With nine events left in the Nationwide Tour season, David Hearn refuses to change his mindset.
The Brantford, Ont., native sits 19th on the money list -- well inside the top-25 to automatically earn a PGA Tour card for next season -- but he's not looking at the final events, including this week's Mylan Classic in Canonsburg, Pa., with any more consternation than he did events at the beginning of the season.
"I'm either going to play well enough to get my PGA card or I'm not," Hearn said in a matter-of-fact manner during a phone interview Wednesday. "Whatever happens, happens. It's not like I'm going to be stricken to a hospital bed (if he doesn't end up in the top-25)."
And while he doesn't really look at it that way, Hearn's results have been getting better the past few weeks. Between the end of May and the beginning of August, Hearn played in seven events, missing the cut in five of them and finishing tied for 44th and 55th in the others. In his past three events, however, Hearn has finished tied for 41st, tied for 21st and, last week at the Knoxville News Sentinel Open, tied for 12th. That marks a steady improvement, at least on paper.
"The difference between a good week and missing the cut is pretty close," Hearn, 31, said. "I don't really think I've done anything different (in the past few tournaments)."
What's encouraging is that Hearn says he's "close to having a breakout week."
Sitting at $141,074 US (much of it coming after second- and fourth-place finishes early in the season), a breakout would benefit Hearn, who likely needs to have earned about $200,000 to ensure his PGA Tour playing priviledges for next season. But while one big payday would be nice, Hearn, a veteran pro, knows he can't have the money list on his mind.
"Week-in and week-out, I don't monitor where I am in the standings," he said. "The larger goal is to be in the top-25, but you can't get wrapped up in it."
This week, Hearn says his game is well-suited to the Southpointe Golf Club. He says the course is a bit different, hilly with soft greens, and should play to his strengths because there is a premium put on hitting the fairways and finding the right part of the sloping greens.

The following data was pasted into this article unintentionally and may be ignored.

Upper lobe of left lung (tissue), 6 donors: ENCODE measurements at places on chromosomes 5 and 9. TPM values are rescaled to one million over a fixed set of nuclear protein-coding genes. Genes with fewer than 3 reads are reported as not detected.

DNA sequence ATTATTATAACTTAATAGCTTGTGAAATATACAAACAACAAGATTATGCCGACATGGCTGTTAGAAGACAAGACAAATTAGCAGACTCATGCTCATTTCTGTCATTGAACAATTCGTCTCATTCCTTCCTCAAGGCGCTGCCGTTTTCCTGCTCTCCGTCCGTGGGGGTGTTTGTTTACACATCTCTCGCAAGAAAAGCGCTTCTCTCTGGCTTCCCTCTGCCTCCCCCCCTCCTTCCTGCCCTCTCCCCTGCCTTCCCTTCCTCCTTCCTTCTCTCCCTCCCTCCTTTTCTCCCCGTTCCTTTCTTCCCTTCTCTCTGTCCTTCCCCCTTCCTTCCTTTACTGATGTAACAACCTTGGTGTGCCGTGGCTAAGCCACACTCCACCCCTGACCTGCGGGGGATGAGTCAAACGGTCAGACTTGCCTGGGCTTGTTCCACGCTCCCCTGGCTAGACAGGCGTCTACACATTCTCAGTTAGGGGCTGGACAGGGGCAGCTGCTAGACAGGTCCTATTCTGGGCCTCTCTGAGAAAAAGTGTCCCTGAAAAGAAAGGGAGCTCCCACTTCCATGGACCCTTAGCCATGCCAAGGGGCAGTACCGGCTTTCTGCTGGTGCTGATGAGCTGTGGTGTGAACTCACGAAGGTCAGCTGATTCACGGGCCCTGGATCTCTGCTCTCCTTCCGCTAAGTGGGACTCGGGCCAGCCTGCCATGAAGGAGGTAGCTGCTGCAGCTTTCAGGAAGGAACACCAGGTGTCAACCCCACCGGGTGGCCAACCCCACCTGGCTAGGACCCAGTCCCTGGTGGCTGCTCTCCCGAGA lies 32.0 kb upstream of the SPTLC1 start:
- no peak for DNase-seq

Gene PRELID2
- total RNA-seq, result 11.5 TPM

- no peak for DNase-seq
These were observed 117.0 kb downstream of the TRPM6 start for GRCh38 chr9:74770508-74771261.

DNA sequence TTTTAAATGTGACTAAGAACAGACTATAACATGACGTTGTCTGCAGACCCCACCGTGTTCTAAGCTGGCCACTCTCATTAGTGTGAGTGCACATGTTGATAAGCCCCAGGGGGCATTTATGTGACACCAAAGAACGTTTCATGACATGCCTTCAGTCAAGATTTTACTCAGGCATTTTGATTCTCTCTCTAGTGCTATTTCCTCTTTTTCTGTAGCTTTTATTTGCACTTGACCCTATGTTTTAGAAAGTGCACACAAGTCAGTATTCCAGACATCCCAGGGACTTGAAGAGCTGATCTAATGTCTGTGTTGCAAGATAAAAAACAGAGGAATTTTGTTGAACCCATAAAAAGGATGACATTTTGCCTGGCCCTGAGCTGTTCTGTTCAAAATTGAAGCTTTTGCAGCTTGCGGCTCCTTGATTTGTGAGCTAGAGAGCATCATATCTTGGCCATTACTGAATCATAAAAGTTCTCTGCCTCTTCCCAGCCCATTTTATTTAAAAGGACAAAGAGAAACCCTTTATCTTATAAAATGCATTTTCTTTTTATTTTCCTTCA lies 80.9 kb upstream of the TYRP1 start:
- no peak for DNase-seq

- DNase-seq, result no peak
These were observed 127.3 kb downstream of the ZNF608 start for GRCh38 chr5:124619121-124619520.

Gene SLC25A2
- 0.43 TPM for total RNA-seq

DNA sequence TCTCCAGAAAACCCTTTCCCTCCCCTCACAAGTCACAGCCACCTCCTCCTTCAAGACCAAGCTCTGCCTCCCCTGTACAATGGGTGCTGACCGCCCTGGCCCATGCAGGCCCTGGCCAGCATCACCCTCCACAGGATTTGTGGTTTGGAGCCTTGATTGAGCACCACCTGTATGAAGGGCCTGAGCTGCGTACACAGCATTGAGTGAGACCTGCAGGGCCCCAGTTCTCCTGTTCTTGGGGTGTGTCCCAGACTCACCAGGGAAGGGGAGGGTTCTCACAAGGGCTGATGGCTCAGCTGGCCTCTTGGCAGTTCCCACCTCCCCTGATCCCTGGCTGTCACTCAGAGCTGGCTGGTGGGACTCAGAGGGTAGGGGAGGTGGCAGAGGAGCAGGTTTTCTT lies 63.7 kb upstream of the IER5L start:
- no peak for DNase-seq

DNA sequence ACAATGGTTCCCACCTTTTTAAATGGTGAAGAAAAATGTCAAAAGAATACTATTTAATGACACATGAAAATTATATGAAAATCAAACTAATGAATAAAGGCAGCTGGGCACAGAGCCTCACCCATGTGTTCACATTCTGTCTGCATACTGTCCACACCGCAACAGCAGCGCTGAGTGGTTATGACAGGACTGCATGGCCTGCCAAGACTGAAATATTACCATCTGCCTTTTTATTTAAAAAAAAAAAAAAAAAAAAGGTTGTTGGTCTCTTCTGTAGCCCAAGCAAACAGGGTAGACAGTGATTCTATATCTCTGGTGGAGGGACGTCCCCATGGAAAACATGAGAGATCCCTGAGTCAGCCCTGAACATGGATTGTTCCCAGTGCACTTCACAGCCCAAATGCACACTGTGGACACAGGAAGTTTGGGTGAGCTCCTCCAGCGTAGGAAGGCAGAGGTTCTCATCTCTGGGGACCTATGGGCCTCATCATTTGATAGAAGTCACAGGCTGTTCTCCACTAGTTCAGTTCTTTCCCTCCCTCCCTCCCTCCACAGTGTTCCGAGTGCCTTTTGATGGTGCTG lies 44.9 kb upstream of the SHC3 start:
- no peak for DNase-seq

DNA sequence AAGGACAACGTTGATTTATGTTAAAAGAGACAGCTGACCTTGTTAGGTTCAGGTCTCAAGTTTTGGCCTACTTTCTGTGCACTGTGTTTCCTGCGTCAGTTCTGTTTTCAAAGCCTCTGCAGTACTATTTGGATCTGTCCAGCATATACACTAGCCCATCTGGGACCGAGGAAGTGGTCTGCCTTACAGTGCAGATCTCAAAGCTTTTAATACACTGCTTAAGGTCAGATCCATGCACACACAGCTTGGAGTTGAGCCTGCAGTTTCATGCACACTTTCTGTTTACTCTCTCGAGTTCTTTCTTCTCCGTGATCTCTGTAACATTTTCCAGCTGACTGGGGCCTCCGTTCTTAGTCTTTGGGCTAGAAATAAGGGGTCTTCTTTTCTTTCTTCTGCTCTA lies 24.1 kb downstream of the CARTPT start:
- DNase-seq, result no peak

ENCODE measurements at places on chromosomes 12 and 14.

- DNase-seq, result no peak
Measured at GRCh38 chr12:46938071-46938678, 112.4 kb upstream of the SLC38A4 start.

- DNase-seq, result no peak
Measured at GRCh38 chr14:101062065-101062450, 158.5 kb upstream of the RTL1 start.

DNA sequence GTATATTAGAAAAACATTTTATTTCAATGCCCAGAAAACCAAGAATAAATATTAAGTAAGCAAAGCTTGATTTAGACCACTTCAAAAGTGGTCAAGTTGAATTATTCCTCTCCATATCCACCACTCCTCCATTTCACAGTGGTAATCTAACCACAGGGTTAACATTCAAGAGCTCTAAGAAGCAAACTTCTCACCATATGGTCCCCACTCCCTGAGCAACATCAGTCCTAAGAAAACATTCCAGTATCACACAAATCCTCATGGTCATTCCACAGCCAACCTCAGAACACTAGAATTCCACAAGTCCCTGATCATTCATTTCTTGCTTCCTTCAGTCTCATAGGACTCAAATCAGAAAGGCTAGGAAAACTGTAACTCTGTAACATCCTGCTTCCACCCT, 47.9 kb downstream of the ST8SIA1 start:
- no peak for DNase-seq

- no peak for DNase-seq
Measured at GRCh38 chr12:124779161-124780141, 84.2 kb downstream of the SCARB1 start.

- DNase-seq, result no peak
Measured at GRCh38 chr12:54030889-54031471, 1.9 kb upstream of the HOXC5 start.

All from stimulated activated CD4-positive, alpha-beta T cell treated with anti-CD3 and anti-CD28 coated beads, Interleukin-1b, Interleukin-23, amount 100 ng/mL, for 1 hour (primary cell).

Beyond that, however, the key, Hearn says, will be rest.
"I have kind of planned out which events I'm playing and which ones I'm not," he said. "I am going to play all the big ones. There are nine events in a row (including this week's) and I'm playing seven."
When the competition is tight and the desire to be in the top-25 the ultimate motivation on the Nationwide Tour, one would think it would be tough to take a week or two off during the homestretch.
"The goal is to play well when you do play," Hearn said of his quality-over-quanity philosophy. "When I played on the PGA in 2005, I probably played too many (tournaments) in a row.
"You find your limits."
Hearn's two weeks off will consist of time in the gym, doing things around the house and a little bit of practice.
"You have to rest your body," he says. "I still do things, just not golf."
The young man seems to have his return to the PGA Tour figured out and it's perhaps his quiet confidence that is most remarkable.
"I know my game is good enough to get my (PGA) tour card," he said. "I am looking forward (the rest of this season)."
Wie saves the Open
Michelle Wie provided a feel-good story to an event that sorely needed it.
A rules violation resulted in the disqualification of Shi Hyun Ahn and Il Mi Chung, who reportedly played each other's ball on the 18th hole on Thursday. Longtime caddie Larry Smich wrote on his blog that someone had told him that Ahn was overheard telling her caddie that, "You did not see anything."
Some have called Smich's motives into question, saying he has something against the Koreans on tour, but it looks as if the LPGA is looking into the matter.
Whether Smich has some sort of axe to grind or his accusation was valid, the LPGA certainly didn't need to engage in another North American versus Korean debate. Remember the outcry in 2008 when the LPGA tried to institute a language policy to make all players speak in English?
Thankfully, Wie claimed her first full-field victory on the LPGA Tour to give the Canadian Women's Open, and the LPGA, the positive type of coverage it needed.